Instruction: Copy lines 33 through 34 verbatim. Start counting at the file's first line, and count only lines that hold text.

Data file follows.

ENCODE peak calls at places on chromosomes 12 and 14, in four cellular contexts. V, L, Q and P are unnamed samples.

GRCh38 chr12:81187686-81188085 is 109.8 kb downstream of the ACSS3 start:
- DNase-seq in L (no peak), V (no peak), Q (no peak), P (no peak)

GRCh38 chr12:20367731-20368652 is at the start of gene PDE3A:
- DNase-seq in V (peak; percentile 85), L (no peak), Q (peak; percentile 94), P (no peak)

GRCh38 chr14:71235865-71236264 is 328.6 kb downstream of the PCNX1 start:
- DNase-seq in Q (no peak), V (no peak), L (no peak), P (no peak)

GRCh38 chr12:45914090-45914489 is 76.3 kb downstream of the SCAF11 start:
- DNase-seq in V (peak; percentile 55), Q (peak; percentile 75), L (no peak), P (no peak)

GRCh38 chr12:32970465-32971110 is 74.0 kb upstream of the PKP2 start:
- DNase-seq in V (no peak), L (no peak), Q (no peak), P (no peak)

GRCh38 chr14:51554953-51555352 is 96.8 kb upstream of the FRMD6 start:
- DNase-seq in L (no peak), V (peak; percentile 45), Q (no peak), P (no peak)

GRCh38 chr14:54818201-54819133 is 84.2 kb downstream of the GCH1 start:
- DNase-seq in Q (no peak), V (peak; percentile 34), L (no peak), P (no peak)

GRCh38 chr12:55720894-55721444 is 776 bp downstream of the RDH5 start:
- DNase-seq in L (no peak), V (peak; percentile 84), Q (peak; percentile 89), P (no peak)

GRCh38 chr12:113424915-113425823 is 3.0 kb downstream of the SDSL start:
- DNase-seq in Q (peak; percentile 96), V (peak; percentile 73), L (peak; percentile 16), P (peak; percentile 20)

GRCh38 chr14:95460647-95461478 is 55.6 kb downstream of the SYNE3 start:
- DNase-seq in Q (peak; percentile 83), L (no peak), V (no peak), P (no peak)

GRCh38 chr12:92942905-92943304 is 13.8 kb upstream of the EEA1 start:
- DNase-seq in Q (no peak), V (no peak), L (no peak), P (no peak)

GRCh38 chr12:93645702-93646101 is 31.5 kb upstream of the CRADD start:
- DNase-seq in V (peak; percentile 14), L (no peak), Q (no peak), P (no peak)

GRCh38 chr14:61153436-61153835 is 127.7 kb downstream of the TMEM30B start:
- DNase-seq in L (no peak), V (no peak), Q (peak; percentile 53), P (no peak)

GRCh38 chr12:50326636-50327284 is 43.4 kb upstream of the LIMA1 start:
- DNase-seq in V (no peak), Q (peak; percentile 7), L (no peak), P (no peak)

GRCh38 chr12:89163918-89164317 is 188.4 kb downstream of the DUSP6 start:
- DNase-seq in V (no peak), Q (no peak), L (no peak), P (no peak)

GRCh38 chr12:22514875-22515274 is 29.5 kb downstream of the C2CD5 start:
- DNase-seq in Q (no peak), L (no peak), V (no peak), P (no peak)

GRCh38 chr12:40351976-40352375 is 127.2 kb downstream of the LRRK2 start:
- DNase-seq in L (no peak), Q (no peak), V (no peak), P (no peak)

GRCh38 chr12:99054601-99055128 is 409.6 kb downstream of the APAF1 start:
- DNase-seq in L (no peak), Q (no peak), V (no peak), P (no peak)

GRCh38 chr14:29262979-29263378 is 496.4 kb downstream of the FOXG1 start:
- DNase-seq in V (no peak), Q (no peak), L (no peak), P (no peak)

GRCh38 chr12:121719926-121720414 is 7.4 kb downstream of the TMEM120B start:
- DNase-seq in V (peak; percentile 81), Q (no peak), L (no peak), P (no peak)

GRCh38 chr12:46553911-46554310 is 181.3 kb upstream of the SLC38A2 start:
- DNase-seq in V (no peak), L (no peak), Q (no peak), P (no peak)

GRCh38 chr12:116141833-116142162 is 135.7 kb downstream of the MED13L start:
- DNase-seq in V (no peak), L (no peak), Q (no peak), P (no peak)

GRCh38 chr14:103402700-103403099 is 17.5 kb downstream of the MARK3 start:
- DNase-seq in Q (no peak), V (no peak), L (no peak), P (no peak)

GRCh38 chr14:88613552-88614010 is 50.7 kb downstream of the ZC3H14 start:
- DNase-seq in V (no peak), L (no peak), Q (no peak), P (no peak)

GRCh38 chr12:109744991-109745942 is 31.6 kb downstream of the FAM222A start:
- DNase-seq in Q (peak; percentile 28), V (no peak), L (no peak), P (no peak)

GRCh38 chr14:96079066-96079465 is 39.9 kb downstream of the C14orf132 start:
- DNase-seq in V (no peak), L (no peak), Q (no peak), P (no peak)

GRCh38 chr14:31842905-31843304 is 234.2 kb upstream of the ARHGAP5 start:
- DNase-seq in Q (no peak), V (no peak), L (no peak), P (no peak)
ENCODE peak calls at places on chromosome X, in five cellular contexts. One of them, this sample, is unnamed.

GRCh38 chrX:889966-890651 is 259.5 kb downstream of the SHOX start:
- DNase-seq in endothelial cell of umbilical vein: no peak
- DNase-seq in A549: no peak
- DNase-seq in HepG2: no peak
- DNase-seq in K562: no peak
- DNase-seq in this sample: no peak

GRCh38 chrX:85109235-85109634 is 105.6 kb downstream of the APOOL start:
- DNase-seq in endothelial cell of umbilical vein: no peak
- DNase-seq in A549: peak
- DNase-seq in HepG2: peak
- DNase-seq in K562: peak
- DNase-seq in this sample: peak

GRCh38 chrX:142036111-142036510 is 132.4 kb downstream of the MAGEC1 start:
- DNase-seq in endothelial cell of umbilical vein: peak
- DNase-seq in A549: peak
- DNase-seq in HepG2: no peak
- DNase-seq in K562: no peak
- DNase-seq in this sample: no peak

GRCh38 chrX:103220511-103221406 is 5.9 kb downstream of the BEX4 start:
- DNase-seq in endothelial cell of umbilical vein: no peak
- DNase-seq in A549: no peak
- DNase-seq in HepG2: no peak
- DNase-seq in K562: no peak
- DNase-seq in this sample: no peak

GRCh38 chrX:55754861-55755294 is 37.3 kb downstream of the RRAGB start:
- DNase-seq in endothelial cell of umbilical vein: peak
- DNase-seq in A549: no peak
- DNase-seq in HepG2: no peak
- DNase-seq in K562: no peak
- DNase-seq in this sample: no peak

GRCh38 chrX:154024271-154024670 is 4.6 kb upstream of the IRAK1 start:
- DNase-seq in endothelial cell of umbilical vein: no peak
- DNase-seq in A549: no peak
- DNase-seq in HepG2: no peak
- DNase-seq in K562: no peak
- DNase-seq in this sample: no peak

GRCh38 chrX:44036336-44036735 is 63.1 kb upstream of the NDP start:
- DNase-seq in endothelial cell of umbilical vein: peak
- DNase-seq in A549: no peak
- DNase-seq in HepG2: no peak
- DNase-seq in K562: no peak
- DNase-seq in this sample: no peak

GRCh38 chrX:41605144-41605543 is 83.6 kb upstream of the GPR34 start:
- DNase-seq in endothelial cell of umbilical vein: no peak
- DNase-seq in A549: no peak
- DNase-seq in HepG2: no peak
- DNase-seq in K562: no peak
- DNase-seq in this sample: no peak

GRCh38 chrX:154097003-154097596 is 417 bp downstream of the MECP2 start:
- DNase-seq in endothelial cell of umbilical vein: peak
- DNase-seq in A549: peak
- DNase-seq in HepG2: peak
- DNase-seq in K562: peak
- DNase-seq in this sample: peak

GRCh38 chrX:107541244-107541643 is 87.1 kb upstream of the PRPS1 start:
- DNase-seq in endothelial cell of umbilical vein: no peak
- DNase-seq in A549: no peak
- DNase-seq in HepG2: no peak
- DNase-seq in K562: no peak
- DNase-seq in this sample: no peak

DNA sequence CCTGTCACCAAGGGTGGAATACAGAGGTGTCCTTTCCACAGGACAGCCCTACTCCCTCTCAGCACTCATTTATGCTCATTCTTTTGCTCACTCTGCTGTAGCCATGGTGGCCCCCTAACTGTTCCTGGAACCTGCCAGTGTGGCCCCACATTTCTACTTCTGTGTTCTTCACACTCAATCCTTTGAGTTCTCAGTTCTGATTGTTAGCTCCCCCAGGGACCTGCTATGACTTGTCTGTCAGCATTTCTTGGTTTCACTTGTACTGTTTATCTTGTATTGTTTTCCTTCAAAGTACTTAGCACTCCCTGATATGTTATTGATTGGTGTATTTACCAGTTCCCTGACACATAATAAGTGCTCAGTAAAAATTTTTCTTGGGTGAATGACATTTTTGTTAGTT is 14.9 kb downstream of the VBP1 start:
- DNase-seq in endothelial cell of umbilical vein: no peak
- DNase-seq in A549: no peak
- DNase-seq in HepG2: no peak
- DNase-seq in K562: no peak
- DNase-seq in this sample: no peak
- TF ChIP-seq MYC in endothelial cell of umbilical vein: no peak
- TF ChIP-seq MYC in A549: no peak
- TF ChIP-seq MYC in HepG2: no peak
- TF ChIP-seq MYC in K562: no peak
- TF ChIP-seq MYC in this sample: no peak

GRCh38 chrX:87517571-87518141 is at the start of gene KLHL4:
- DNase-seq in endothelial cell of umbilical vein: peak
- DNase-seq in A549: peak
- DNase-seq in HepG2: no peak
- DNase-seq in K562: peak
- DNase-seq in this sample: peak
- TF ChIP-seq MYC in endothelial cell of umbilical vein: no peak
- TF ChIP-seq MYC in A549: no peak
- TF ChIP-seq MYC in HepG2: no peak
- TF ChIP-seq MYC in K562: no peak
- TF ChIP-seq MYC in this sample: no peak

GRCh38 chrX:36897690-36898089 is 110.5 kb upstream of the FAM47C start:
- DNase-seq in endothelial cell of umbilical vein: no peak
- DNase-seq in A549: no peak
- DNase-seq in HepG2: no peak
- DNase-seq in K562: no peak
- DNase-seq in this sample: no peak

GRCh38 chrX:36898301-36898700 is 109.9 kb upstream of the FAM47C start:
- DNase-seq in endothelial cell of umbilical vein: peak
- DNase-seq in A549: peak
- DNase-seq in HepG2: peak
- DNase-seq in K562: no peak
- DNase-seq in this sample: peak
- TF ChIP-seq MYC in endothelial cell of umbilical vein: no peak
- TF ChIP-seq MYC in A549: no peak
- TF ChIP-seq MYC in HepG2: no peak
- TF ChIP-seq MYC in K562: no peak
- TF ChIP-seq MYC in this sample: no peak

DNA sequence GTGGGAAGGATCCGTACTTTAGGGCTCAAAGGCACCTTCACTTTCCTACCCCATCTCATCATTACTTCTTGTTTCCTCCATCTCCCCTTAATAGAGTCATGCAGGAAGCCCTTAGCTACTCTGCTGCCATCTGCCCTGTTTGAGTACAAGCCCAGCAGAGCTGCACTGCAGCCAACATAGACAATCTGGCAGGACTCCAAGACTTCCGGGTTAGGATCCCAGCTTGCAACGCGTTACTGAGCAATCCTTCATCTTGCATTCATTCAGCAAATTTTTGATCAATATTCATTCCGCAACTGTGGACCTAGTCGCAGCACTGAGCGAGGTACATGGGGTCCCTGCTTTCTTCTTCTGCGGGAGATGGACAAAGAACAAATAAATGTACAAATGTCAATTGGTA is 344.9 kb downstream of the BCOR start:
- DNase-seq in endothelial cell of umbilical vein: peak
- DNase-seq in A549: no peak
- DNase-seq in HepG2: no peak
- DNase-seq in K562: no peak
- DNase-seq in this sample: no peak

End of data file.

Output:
- DNase-seq in Q (no peak), L (no peak), V (no peak), P (no peak)

GRCh38 chr12:40351976-40352375 is 127.2 kb downstream of the LRRK2 start: